British Journal of Renal Medicine - 2002


Comment: The right to die
Christopher G Winearls
pp 4-4
Was I alone in reflecting on the implications of the judgement in the recent case of ‘Miss B’ for patients on dialysis and those who care for them? She was paralysed from the neck down and maintained on a ventilator, with no prospect of recovery. The judge ruled that in keeping her alive against her wishes, the NHS Hospital Trust had acted unlawfully, and ordered the trust to pay £100 for unlawful trespass. Miss B would be permitted to refuse treatment at any point in the future. This case reinforced patient autonomy as the overriding principle in medical decision-making.
Pain and kidney disease: a practical approach
Geoffrey Bihl
pp 6-9
Pain is common in patients with kidney disease. Its treatment is usually inadequate and it is associated with significant morbidity. Many commonly prescribed analgesics are nephrotoxic and tend to accumulate in renal failure. They may even be removed from the body during dialysis. Treatment of pain is particularly important in patients with a kidney transplant, as interactions between analgesics and immunosuppressant drugs are common.
Urinalysis – a valuable tool
Simon Fletcher and Waqar Ayub
pp 10-12
Urinalysis is a simple and easy test, which can be carried out in the ward, clinic or GP surgery. In theory, it should always be part of our routine history taking and examination, but in practice it is often neglected. It is a valuable investigational tool, which may highlight underlying disease of the genitourinary tract. This article concentrates on the glomerular causes of haematuria and proteinuria and offers guidelines for their identification and referral patterns.
kidney and bladder problems detected before birth
Alan R Watson
pp 13-16
Ultrasound examinations are now a routine part of antenatal care. Most women receive a booking scan at approximately 12 weeks, and most are offered a detailed scan at 18–20 weeks. Further scans may be carried out later in the pregnancy to check on the baby’s growth or position, or for other reasons which are decided by the obstetrician.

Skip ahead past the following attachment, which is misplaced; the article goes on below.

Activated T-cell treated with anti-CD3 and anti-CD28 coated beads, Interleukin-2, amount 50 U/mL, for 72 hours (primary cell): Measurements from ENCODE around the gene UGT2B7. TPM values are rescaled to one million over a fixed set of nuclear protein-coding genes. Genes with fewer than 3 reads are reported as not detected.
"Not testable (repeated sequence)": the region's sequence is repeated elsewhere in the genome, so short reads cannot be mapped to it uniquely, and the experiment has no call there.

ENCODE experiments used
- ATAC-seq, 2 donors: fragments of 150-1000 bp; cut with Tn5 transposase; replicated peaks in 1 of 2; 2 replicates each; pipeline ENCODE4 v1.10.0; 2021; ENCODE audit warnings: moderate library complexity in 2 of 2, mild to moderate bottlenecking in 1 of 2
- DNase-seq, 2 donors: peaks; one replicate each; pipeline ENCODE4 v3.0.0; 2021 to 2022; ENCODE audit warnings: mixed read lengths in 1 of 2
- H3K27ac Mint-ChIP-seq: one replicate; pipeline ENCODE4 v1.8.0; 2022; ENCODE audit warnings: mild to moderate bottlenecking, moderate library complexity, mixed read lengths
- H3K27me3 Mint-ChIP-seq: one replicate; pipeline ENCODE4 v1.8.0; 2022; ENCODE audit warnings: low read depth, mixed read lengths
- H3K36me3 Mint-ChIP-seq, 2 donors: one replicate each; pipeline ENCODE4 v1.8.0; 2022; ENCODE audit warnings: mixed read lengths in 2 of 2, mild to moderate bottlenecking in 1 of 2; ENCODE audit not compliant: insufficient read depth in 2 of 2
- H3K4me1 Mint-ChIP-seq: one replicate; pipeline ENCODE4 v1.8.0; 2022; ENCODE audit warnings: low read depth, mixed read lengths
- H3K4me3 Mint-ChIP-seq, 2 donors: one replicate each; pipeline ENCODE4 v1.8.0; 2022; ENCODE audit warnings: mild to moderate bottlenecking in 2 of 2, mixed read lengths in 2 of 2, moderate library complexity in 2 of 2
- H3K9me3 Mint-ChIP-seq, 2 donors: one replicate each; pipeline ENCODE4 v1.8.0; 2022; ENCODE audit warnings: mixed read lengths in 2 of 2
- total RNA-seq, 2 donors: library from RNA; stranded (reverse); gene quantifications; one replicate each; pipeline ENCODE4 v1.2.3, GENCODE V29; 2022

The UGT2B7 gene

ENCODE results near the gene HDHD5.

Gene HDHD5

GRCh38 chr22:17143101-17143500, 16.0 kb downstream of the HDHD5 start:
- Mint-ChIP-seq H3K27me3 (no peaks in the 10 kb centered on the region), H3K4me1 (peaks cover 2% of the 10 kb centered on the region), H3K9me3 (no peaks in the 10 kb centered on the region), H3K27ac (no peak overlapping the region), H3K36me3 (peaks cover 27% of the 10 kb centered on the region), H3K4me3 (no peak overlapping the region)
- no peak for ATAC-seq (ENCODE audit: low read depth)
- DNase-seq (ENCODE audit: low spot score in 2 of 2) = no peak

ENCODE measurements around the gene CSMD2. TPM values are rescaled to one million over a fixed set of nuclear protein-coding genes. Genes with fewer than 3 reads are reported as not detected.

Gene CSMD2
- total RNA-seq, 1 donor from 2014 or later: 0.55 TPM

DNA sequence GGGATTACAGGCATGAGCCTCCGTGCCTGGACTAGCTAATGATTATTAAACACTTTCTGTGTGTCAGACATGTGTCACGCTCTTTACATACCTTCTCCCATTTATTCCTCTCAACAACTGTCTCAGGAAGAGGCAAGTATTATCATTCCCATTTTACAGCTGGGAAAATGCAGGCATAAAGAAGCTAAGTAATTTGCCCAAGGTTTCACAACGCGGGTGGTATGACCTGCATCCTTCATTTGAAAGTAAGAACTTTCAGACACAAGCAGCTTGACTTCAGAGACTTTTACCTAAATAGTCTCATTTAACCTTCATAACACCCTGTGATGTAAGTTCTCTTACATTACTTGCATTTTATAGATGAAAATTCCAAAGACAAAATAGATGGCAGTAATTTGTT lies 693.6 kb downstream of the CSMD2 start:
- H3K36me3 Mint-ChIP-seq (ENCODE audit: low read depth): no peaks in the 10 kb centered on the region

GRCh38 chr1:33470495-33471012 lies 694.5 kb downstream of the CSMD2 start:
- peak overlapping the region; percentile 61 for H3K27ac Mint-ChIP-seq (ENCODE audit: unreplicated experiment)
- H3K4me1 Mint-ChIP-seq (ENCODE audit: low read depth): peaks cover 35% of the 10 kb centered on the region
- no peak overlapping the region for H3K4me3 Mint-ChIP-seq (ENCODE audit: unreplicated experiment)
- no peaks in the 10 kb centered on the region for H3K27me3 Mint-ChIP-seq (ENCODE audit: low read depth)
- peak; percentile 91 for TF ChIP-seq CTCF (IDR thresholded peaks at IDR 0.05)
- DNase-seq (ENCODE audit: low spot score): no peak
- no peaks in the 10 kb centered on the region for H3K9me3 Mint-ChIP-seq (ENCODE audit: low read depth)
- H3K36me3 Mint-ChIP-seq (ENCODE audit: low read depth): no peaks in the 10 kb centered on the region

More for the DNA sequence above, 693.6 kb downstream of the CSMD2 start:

The advantages of using integrated dialysis modalities
Simon J Davies
pp 18-20
Historically, the proportional use of peritoneal dialysis (PD) and haemodialysis (HD) modalities to treat renal failure has varied considerably worldwide. There have been several reasons for this, including socioeconomic factors, types of healthcare provision and methods of remuneration of nephrologists. The relatively high use of PD in the UK in the 1980s and 1990s might suggest that these treatments have been used in an integrated fashion to deliver renal replacement therapy.
Professor Ratcliffe elected Fellow of the Royal Society
Christopher G Winearls
pp 21-21
Peter Ratcliffe, Professor of Renal Medicine at Oxford University and an Honorary Consultant Nephrologist in the Oxford Kidney Unit, has been elected a Fellow of the Royal Society. This singular distinction is in recognition of his remarkable scientific achievement in explaining how cells recognise and respond to hypoxia, the process which, for example, gives rise to the production of erythropoietin.
The importance of workforce planning in renal healthcare
Donal J O'Donoghue
pp 22-26
The British Renal Society has established a multiprofessional National Renal Workforce Planning Group in response to the Kidney Alliance Report, End Stage Renal Failure – A Framework for Planning and Service Delivery. The Kidney Alliance document proposed seven national service standards aimed at improving the quality of renal care and reducing the burden of renal disease. It highlighted the multiprofessional nature of renal healthcare, the increasing prevalence of renal replacement therapy and the importance of workforce planning.

The British Journal of Renal Medicine was previously supported by Baxter Healthcare from 2011 to 2013, by Sandoz in 2011, by Shire Pharmaceuticals from 2006 to 2011, by Ortho Biotech and Shire Pharmaceuticals in 2005, by Ortho Biotech from 2000 to 2005 and by Janssen Cilag from 1996 to 2000.

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ISSN 1365-5604 (Print)  ISSN 2045-7839 (Online)